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  • Peter Cheyney (1896 - 1951)
    Reginald Evelyn Peter Southouse Cheyney (22 February 1896 – 26 June 1951), known as Peter Cheyney , British crime fiction writer who flourished between 1936 and 1951. Cheyney is perhaps best...
  • Philip Edward Thomas (1878 - 1917)
    Philip Edward Thomas (3 March 1878 – 9 April 1917) was an Anglo-Welsh poet, essayist, and novelist. He is commonly considered a war poet, although few of his poems deal directly with his war exp...
  • Charles Hamilton Sorley (1895 - 1915)
    Charles Hamilton Sorley (19 May 1895 – 13 October 1915) was a British poet of World War I. Born in Aberdeen, Scotland, he was the son of William Ritchie Sorley. SORLEY, CHARLES HAMILTON ...
  • Patrick Houston Shaw-Stewart (1888 - 1917)
    From Wikipedia, the free encyclopedia - Patrick Houston Shaw-Stewart (17 August 1888 – 30 December 1917) was an Eton College and Oxford scholar of the Edwardian era who died on active service ...
  • T. P. Cameron Wilson (1886 - 1918)
    Theodore Percival Cameron Wilson (April 25, 1888 - March 23, 1918), was an English poet and novelist of World War I, best known for his poem Magpies in Picardy. Wilson was born in Paignton, Devon, ...

War Poets

This project is dedicated to poets who wrote about the experience of war. The object is to assemble war poets of all periods and nationalities, with a primary focus on conflicts since 1914 – mainly the First World War, Spanish War 1936-39, Second World War and Ireland.

Poets have written about the experience of war since the Greeks, but the young soldier poets of the First World War established war poetry as a literary genre. Their combined voice has become one of the defining texts of Twentieth Century Europe.

In 1914 hundreds of young men in uniform took to writing poetry as a way of expressing their emotions and experiences.

Although ‘war poet’ tends traditionally to refer to active combatants, war poetry has been written by many ‘civilians’ caught up in conflict in other ways: Cesar Vallejo and WH Auden in the Spanish Civil War, Margaret Postgate Cole and Rose Macaulay in the First World War, James Fenton in Cambodia.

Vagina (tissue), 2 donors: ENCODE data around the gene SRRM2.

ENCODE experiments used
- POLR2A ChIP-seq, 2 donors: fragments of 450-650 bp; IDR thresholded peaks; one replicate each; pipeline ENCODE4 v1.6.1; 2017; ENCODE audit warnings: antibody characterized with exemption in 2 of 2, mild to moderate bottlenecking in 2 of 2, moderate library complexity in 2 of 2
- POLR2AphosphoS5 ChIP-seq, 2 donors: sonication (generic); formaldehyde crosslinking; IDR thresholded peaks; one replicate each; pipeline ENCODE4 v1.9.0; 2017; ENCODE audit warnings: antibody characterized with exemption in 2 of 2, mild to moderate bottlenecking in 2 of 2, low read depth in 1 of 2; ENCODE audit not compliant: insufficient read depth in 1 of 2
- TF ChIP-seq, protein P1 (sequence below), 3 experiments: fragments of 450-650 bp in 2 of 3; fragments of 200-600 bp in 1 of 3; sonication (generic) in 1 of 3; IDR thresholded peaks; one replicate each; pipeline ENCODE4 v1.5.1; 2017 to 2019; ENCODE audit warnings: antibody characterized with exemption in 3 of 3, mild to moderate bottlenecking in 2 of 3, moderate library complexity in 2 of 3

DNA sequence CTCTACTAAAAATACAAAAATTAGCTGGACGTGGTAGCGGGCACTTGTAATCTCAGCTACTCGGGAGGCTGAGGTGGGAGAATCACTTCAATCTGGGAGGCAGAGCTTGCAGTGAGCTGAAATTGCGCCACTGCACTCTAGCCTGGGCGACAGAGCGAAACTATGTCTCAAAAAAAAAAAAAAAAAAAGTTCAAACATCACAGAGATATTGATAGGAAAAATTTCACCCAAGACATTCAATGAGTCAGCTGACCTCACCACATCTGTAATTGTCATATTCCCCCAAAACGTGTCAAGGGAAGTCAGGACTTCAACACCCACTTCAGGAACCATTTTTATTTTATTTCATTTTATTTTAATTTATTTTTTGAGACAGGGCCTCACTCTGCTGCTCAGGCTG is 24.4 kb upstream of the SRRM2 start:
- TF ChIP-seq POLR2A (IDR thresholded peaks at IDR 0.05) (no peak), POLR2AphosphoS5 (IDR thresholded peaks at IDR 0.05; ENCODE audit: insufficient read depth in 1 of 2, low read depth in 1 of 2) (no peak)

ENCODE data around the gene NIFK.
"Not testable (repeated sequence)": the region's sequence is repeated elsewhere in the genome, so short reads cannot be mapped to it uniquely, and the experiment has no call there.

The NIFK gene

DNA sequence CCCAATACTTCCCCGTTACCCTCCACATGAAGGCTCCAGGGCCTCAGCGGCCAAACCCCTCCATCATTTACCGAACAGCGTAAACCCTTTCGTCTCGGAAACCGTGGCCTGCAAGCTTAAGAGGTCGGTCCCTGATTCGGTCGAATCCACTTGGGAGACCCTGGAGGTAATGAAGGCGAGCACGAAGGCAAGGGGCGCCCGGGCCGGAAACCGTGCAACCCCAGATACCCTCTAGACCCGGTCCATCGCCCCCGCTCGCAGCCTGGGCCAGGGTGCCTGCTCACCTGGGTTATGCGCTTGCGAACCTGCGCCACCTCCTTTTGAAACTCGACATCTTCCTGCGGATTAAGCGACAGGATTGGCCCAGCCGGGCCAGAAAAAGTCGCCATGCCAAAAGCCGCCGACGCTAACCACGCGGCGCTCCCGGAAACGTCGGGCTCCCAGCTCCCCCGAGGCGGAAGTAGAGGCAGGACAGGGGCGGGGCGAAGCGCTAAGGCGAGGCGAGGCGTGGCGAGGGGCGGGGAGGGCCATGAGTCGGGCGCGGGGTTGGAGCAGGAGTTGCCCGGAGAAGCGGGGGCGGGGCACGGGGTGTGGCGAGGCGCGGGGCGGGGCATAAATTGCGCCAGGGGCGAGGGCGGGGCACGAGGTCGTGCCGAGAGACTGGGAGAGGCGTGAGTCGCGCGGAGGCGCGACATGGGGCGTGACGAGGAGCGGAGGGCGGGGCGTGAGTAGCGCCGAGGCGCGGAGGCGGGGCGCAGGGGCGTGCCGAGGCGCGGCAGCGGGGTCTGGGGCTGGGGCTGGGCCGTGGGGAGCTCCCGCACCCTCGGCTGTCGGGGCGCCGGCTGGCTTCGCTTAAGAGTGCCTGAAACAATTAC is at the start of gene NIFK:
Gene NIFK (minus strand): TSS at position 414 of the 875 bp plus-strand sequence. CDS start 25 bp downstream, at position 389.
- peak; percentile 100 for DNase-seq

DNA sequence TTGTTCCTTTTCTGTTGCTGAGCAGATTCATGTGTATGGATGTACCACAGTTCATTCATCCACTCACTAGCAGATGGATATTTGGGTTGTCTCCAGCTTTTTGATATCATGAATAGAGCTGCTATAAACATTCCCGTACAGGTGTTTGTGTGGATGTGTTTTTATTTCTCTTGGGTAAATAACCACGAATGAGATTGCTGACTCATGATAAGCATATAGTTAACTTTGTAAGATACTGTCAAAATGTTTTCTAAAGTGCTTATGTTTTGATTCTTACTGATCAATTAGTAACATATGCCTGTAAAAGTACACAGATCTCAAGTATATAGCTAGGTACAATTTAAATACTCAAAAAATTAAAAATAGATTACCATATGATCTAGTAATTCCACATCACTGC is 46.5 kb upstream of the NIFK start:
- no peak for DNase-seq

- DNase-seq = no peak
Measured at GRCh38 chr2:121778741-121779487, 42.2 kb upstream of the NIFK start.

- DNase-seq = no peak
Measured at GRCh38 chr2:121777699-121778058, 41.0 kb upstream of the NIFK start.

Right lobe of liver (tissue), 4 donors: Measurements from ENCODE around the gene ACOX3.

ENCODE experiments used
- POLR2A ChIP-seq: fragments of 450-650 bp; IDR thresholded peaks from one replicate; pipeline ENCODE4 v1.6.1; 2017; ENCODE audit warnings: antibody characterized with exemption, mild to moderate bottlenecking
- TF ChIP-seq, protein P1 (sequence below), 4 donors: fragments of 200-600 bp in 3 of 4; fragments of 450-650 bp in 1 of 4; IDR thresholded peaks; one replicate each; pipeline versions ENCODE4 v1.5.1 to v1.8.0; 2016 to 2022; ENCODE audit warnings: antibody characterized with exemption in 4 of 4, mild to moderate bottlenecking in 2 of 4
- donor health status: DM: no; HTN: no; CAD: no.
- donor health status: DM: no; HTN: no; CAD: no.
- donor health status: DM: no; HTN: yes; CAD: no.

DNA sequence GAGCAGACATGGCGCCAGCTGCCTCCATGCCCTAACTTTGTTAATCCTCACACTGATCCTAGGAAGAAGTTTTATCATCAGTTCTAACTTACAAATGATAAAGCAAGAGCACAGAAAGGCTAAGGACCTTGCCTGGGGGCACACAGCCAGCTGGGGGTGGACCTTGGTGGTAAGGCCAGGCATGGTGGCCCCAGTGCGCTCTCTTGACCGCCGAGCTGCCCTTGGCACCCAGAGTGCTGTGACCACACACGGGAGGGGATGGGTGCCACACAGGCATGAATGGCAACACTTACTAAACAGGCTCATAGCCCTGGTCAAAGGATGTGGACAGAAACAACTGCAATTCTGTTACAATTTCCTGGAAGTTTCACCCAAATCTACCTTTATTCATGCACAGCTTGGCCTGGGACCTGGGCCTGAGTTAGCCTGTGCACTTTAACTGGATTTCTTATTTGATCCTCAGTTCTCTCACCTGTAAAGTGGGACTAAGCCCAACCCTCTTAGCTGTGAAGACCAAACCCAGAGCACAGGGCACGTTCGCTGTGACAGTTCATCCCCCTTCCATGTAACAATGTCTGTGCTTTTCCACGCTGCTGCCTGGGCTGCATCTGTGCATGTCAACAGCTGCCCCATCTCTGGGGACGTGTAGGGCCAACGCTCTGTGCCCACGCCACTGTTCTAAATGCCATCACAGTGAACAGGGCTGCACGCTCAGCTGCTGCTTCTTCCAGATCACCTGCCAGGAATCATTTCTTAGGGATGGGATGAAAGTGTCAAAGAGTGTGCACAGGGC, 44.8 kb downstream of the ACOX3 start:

War poetry is not necessarily ‘anti-war’. It is often about identity, innocence, guilt, loyalty, courage, compassion, humanity, duty, desire, death. Its response to these questions.

"War poetry is currently studied in every school in Britain. It has become part of the mythology of nationhood, and an expression of both historical consciousness and political conscience. The way we read – and perhaps revere – war poetry, says something about what we are, and what we want to be, as a nation."

Please add the names of War Poets to to the list below. If the person has a profile on Geni please link them to the project and add their link in bold.

See also the following GENi projects





  • Jeffery Day (1896-1918) was an English war poet, killed in an air battle towards the end of World War I over the sea.
  • Geoffrey Dearmer (1893-1996)
  • Walter John de la Mare, OM, CH (25 April 1873 – 22 June 1956) was an English poet, short story writer and novelist.(In Wiki list of War Poets)
  • Eva Dobell (1876–1963) was a British poet, nurse, and editor, best known for her poems on the effects of World War I and her regional poems. She was the niece of Sydney Dobell - Victorian Poet.
  • William Arthur Dunkerley (12 November 1852 - 23 January 1941) a.k.a. John Oxenham




















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References and Sources


this project is in HistoryLink